National Security Secrecy: How the Limits Change

12.06.10 | 2 min read | Text by Steven Aftergood

On December 3, I participated in an interesting, somewhat testy discussion about Wikileaks on the show Democracy Now along with Glenn Greenwald of Salon.com, who is a passionate defender of the project.  The ultimate victory of Wikileaks (or something like it) is guaranteed, Mr. Greenwald suggested, so any criticism of it is basically irrelevant.

“We can debate WikiLeaks all we want,” he said, “but at the end of the day, it doesn’t really matter, because the technology that exists is inevitably going to subvert these institutions’ secrecy regimes. It’s too easy to take massive amounts of secret [material] and dump it on the internet….  And I think that what we’re talking about is inevitable, whether people like Steven Aftergood or Joe Lieberman or others like it or not.”

This seems like wishful thinking.  It is true that Wikileaks offers the most direct public access to the diplomatic cables and other records that it has published, most of which could not be obtained any time soon through normal channels.  But instead of subverting secrecy regimes, Wikileaks appears to be strengthening them, as new restrictions on information sharing are added and security measures are tightened.  (Technology can be used to bolster secrecy as well as subvert it.)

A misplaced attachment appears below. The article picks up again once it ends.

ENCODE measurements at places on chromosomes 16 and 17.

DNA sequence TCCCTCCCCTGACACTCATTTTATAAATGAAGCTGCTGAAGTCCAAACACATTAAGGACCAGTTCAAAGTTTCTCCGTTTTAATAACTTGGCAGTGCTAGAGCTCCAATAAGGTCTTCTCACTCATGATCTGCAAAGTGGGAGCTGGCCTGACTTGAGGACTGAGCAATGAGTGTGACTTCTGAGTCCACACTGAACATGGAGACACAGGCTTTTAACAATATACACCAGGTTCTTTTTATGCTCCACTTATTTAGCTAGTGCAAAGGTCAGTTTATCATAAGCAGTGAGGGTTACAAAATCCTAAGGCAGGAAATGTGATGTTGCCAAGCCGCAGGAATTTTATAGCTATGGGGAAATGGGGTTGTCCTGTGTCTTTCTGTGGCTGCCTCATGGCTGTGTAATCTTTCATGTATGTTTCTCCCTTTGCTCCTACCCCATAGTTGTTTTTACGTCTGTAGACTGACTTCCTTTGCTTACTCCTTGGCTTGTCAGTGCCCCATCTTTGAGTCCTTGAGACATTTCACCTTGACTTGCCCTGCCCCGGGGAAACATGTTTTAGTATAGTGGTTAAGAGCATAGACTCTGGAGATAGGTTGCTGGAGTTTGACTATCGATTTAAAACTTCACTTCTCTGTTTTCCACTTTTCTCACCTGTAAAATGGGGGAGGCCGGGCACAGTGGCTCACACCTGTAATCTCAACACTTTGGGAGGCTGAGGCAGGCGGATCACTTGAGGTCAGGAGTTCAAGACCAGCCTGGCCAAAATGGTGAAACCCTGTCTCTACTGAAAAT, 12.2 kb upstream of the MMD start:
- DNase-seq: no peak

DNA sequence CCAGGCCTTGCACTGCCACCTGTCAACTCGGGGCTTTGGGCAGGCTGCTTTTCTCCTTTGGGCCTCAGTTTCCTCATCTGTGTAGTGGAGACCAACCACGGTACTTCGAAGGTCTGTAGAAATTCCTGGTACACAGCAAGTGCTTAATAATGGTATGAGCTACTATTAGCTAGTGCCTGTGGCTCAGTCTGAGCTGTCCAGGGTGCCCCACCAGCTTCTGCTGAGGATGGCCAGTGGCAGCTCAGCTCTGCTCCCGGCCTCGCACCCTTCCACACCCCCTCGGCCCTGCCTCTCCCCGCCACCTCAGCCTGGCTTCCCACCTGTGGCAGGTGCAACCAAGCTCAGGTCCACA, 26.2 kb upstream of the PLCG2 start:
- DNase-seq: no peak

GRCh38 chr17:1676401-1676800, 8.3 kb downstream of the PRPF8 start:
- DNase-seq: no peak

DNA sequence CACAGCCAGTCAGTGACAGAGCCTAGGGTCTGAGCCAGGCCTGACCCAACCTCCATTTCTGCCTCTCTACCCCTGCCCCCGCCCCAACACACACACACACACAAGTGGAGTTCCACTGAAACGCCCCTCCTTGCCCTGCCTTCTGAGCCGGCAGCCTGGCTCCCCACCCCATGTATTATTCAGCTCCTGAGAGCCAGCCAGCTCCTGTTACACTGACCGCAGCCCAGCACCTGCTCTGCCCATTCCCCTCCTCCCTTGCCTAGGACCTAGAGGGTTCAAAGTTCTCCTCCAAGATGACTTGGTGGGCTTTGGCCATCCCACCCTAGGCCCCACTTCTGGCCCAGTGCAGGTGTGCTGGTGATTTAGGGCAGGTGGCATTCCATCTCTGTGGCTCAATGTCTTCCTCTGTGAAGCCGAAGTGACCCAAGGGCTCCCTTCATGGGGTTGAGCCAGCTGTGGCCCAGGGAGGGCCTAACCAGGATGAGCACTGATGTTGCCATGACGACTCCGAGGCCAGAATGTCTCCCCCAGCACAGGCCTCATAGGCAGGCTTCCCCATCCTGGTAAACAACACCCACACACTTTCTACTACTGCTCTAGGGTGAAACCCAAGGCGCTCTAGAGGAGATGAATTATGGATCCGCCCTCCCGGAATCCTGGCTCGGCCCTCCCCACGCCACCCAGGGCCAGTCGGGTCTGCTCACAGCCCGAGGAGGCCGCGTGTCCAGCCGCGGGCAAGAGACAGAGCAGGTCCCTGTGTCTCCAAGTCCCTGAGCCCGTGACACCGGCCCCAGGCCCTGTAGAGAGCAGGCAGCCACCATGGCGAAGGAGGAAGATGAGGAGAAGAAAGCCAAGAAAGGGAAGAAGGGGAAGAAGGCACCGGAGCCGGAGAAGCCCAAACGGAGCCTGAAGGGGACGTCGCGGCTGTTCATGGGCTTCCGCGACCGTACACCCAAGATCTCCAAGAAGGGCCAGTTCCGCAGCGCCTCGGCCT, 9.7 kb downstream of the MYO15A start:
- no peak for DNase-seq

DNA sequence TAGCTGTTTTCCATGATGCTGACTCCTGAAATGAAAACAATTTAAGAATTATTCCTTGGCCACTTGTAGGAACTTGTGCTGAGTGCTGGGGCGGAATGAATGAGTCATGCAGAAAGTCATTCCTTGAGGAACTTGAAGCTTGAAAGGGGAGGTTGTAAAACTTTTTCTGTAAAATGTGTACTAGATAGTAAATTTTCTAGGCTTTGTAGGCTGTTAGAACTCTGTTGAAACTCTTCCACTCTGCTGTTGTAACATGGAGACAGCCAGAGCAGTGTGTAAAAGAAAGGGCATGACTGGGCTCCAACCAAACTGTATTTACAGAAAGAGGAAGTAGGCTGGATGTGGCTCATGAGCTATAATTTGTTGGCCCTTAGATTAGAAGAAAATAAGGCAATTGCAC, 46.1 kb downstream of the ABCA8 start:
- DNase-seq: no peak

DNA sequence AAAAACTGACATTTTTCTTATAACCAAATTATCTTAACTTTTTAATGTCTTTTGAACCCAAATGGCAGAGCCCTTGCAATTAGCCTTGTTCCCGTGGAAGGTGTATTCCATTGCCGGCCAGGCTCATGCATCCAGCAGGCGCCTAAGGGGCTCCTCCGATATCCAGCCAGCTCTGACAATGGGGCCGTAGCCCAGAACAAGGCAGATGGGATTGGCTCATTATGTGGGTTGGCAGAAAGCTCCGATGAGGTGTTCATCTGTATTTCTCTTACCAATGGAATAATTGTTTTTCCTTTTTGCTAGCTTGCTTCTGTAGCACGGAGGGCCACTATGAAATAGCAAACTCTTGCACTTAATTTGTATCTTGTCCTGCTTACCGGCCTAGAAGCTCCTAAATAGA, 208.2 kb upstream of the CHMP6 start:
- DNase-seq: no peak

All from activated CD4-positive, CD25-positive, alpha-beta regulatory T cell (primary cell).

In fact, Wikileaks may deliberately be attempting, in a quasi-Marxist way, to subvert secrecy by provoking governments to strengthen it.  But please try this in your own country first.

It was ordinary political advocacy, not leaks, that produced reversals of longstanding U.S. government secrecy policies this year on nuclear stockpile secrecy and intelligence budget secrecy.  It was also political advocacy, not leaks, that led to the declassification of more than a billion pages of classified records since 1995.  Obviously, much more remains to be done, and the tools available to transparency advocates are not as powerful as one would wish.  Leaks that serve the public interest have their honored place;  more would be welcome.  Advocacy may fail, and often does.  Nothing is inevitable, as far as I know.  But so far it is still politics, not the subversion or repudiation of politics, that has produced the greater impact on U.S. secrecy policy.  (The calculation may well be different in other countries.)

The susceptibility of secrecy policy to political action was discussed in a paper I wrote on “National Security Secrecy: How the Limits Change” (pdf). It will appear in the forthcoming Fall 2010 issue of the journal Social Research that is devoted to the topic of “Limiting Knowledge in a Democracy.”

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